Federal fines for violations of the Health Insurance Portability and Accountability Act (HIPAA) may not exceed $1.5 million per incident per year. That's already a big number to think about — but employers also need to remember that state and regional governments may impose separate fines in addition to the federal ones, thus increasing the potential cost of privacy and security breaches. This fact became clear when the Puerto Rican Health Insurance Administration (HIA) fined Triple-S Management Corp. (Triple-S) an unprecedented $6.8 million for its alleged failure to properly respond to a breach of protected health information (PHI).
In September 2013, Triple-S's subsidiary, Triple-S Salud Inc. (TSS), accidentally mailed a pamphlet to its approximately 70,000 Medicare Advantage patients with Medicare Health Insurance Claim Numbers (HICNs) visible from the outside. HICNs are considered protected health information under HIPAA and, as such, the law requires that covered entities and business associates notify affected individuals of any breach in the security or privacy of PHI within 60 days of discovering the breach.
Upon discovering the breach, Triple-S stated that TSS conducted an investigation, reported the incident to the appropriate Puerto Rican and federal government agencies, and cooperated with their requests for information. TSS also issued a breach notification via the local media and notified all affected beneficiaries by mail, as required by the Health Information Technology for Economic and Clinical Health Act (HITECH).
Despite these measures, HIA still imposed a substantial $6.8 million fine on Triple-S, although it has yet to detail the deficiencies for which it is seeking penalties. Triple-S also faces sanctions, including the suspension of new Dual Eligible Medicare enrollments and a requirement to notify affected individuals of their right to disenroll.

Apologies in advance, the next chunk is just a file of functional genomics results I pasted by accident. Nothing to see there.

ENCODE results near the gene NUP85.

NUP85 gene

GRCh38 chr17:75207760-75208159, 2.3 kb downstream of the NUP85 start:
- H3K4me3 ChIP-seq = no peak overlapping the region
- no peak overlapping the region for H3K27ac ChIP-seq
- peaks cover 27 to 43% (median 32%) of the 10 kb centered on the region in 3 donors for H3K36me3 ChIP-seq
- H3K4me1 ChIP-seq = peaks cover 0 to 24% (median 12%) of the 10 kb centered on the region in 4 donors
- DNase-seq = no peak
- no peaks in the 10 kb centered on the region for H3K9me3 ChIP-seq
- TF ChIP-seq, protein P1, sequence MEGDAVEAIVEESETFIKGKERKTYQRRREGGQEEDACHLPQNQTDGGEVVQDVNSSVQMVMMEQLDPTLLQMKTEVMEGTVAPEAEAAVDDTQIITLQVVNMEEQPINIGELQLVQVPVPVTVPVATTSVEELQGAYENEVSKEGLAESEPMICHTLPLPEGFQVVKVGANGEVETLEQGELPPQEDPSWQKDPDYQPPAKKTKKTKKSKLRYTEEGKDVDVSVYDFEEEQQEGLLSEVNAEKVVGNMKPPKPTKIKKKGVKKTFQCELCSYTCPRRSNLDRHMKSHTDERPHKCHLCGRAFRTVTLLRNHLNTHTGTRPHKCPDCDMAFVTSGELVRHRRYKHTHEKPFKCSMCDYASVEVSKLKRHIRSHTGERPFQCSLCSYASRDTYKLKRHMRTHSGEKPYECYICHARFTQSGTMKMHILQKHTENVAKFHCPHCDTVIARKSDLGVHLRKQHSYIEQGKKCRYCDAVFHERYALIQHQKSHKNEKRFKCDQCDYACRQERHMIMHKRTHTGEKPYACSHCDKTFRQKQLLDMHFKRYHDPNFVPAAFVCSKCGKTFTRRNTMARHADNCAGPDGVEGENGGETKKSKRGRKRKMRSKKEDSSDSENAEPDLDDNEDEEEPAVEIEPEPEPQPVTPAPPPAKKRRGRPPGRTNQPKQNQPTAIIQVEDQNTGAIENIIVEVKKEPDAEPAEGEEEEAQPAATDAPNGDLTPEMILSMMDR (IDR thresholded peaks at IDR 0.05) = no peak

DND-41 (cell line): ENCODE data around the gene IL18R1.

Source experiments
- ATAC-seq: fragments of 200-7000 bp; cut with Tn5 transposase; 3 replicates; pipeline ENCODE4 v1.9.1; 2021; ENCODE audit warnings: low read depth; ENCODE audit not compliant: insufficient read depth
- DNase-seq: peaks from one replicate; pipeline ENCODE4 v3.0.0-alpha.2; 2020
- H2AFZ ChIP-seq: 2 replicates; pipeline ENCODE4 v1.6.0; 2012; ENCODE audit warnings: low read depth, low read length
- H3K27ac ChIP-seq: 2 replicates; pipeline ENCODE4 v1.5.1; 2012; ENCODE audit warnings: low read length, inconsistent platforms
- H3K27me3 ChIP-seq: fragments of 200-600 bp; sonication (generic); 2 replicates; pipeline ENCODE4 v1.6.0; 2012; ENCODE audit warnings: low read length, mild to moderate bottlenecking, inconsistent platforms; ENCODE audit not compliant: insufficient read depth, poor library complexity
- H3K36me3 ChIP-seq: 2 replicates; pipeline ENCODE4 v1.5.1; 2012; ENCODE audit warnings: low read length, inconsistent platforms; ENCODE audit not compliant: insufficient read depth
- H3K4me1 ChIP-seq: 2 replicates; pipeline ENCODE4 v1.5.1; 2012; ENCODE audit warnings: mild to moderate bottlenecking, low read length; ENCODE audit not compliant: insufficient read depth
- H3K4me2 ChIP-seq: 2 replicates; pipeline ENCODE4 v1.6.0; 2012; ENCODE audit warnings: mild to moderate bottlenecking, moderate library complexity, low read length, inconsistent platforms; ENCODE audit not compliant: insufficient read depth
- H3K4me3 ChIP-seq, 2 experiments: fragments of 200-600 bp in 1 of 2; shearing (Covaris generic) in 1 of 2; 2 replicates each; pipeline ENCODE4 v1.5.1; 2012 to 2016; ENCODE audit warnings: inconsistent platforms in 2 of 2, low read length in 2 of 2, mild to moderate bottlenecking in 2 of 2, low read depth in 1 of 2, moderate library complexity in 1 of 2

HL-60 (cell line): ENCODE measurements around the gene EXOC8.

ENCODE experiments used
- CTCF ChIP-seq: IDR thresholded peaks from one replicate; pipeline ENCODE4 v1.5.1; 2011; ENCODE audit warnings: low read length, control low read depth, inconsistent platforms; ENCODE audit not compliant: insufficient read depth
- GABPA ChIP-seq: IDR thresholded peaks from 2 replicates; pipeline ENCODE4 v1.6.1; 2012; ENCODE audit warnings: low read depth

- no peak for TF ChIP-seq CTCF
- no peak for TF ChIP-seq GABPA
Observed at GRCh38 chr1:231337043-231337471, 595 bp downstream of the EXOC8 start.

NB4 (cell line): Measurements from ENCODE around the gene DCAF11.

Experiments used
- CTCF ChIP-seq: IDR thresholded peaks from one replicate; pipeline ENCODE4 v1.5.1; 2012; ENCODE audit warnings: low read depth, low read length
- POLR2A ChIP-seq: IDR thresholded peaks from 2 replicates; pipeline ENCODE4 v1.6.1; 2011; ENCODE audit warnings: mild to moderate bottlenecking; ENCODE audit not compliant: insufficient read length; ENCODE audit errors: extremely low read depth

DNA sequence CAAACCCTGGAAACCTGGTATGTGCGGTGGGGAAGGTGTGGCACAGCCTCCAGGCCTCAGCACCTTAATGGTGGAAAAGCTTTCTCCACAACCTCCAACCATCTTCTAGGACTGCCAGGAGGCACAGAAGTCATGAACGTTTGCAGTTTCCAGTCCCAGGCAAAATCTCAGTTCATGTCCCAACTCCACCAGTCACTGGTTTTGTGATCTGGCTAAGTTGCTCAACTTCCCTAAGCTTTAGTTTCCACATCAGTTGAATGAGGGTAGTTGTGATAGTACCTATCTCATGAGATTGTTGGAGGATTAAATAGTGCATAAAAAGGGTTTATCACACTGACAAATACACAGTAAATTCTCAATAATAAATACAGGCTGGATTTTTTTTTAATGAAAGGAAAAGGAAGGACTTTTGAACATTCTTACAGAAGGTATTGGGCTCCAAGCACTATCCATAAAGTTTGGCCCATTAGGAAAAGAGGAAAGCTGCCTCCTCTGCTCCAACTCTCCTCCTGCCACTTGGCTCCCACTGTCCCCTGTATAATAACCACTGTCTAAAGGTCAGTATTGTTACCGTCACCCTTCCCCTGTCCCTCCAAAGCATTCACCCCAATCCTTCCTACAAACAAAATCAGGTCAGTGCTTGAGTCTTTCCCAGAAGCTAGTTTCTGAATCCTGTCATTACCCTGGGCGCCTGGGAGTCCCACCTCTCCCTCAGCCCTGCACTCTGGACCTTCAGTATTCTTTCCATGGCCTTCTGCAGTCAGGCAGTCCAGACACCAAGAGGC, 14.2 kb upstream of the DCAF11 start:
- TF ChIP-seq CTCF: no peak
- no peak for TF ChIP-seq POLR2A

The fine against Triple-S is unique not only for the fact that it far exceeds the maximum $1.5 million federal penalty, but also because HICNs are not the typical kind of sensitive information to prompt such aggressive enforcement. Furthermore, while HHS data indicates this is the second big HIPAA breach for Triple-S, there have been much bigger breaches affecting a larger number of individuals.
The case against Triple-S not only serves as a reminder that — in addition to federal regulations — HIPAA and HITECH polices must comply with state and local laws, but it may also encourage federal and/or state regulators to grow more aggressive with HIPAA enforcement and seek higher penalties. Accordingly, HIPAA-covered entities and business associates should make certain they have the appropriate measures in place to prevent and remedy breaches in compliance with all applicable HIPAA and HITECH rules. These include specific policies and procedures to protect PHI, to investigate and remedy breaches, and to notify affected individuals.
Training employees on how to comply with these requirements is crucial for employers to avoid the heavy fines and sanctions faced by Triple-S. WeComply's online course on HIPAA Privacy and Security facilitates compliance by explaining to employees the basic principles of HIPAA and HITECH privacy and security laws in simple, understandable terms.